Through the years, he teamed up on stage or screen with other legends from Hollywood’s Golden Age — people such as Bing Crosby, Dorothy Lamour, Jack Benny and George Burns.

Starting with a 1941 show for airmen stationed in California, Mr. Hope logged 6 million miles entertaining troops at home and abroad, including during World War II, the Korean War and the Vietnam War, making his final tour during the Gulf War in 1990 at the age of 87.

The Web site for the U.S. Defense Department displayed a banner headline yesterday reading “Farewell to a Friend,” alongside a picture of Mr. Hope, posing with troops in Womsan, Korea, in Oct. 1950.

Among his 2,000 awards and honors, Congress declared Mr. Hope an honorary veteran in 1997, making him the first person in U.S. history honored in such a way. Other awards include the U.S. Medal of Honor and a knighthood from Queen Elizabeth II. The U.S. Navy named a new class of warship after the entertainer in 1997, starting with USNS Bob Hope. The Air Force followed suit, naming the new C-17 plane “The Spirit of Bob Hope.”

“There are just some people who come along once in a while, who can pull together the threads of a culture better than anyone else, and he was one of them,” said Michael Marsden — founder and co-editor of the Journal of Popular Film and Television, and one of the founders of the Popular Culture Department at Bowling Green State University in Ohio. “He taught us about our foibles, our dreams, our quirks … the good, the bad and ugly about who we are as a people.”

Mr. Marsden said Mr. Hope was “probably the most trusted man in American history” because he “used humor to humanize.”

A longtime friend and golfing buddy of many U.S. presidents, Mr. Hope published a collection of presidential humor in 1996, and that same year, NBC aired his last television special, “Bob Hope Laughing With the Presidents,” featuring appearances by the Clintons, the Bushes, Julie Nixon and David Eisenhower.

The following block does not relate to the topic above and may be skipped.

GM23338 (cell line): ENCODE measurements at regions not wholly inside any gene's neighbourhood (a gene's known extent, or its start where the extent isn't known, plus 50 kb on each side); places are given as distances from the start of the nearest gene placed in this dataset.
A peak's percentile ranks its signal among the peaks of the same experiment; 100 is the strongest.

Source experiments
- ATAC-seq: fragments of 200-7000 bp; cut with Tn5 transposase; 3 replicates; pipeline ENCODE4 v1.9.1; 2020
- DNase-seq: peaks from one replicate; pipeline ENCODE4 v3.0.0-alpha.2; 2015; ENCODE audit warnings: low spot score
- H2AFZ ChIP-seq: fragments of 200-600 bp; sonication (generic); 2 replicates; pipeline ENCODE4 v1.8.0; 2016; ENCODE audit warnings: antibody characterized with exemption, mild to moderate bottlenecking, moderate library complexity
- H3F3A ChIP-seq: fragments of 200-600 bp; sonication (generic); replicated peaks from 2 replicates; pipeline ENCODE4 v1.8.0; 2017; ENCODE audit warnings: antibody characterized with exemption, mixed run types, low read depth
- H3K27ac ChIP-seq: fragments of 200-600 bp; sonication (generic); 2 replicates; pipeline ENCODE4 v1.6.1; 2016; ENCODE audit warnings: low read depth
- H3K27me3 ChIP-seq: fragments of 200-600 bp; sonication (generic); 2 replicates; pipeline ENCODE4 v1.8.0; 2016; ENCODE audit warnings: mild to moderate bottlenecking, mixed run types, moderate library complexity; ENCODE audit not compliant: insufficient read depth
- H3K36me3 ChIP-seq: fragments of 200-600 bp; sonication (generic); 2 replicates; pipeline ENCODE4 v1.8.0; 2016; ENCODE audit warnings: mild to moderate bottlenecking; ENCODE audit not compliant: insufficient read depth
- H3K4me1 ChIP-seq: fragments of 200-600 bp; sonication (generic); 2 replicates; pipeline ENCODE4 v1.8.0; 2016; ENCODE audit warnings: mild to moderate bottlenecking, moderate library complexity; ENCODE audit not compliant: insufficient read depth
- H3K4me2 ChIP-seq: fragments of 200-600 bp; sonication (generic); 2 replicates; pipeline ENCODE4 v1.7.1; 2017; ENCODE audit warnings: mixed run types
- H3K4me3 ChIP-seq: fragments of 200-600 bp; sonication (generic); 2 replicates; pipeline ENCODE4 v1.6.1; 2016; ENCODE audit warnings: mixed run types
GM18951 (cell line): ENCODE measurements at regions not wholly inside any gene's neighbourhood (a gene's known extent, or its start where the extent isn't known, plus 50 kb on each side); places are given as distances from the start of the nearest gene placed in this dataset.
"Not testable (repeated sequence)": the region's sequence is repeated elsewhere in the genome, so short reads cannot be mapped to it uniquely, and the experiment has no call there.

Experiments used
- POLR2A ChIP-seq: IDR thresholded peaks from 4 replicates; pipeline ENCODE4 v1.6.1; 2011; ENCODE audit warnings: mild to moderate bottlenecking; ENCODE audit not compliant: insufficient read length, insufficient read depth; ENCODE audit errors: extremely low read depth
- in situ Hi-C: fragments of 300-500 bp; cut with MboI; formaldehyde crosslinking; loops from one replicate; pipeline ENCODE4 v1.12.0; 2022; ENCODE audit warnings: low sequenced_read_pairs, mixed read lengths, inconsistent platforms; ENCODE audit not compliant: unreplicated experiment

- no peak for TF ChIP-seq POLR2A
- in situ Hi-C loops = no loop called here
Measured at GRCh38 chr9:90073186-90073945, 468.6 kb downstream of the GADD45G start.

Former President Gerald R. Ford said in a statement that “GIs around the world have been grateful for his untiring devotion.”

Secretary of State Colin L. Powell, a former Army general, was among those who watched Mr. Hope perform overseas.

“I watched him perform in Vietnam in 1968 and became his friend in later years, to include even doing a skit with him onstage,” Mr. Powell said in a statement. “There was no one who served his nation more faithfully and with greater dedication in both war and peace.”

Another Hollywood legend, Mickey Rooney, said his longtime friend and talented comedian, actor, singer, dancer, humanitarian and golfer would “be remembered as not only a great, great all-around gentleman, but a wonderful, wonderful, caring, beautiful, lovely man. God bless him and his family.”

Jay Leno, host of “The Tonight Show” said Mr. Hope was a jokester “who made the entire world his stage.”

Through the years, Mr. Hope presented the Oscars numerous times and would joke that he never got one himself, saying, “Oscar night at my house is called Passover.” But the body that organizes the Oscars, the Academy of Motion Pictures Arts and Sciences, honored him five times — with two honorary Oscars, two special awards and the Jean Hersholt Humanitarian Award.

“Maybe Bob never won a competitive Oscar, but he won the hearts of the members of the Academy … and the hundreds of millions who watched the Academy Awards presentations,” said Frank Pierson, head of the Academy.

“America has lost its court jester, and the Academy has lost a great friend who played a major role in the history of the organization,” Mr. Pierson said. “We thank you, Bob, for much more than memories.”

This story is based in part on wire service reports.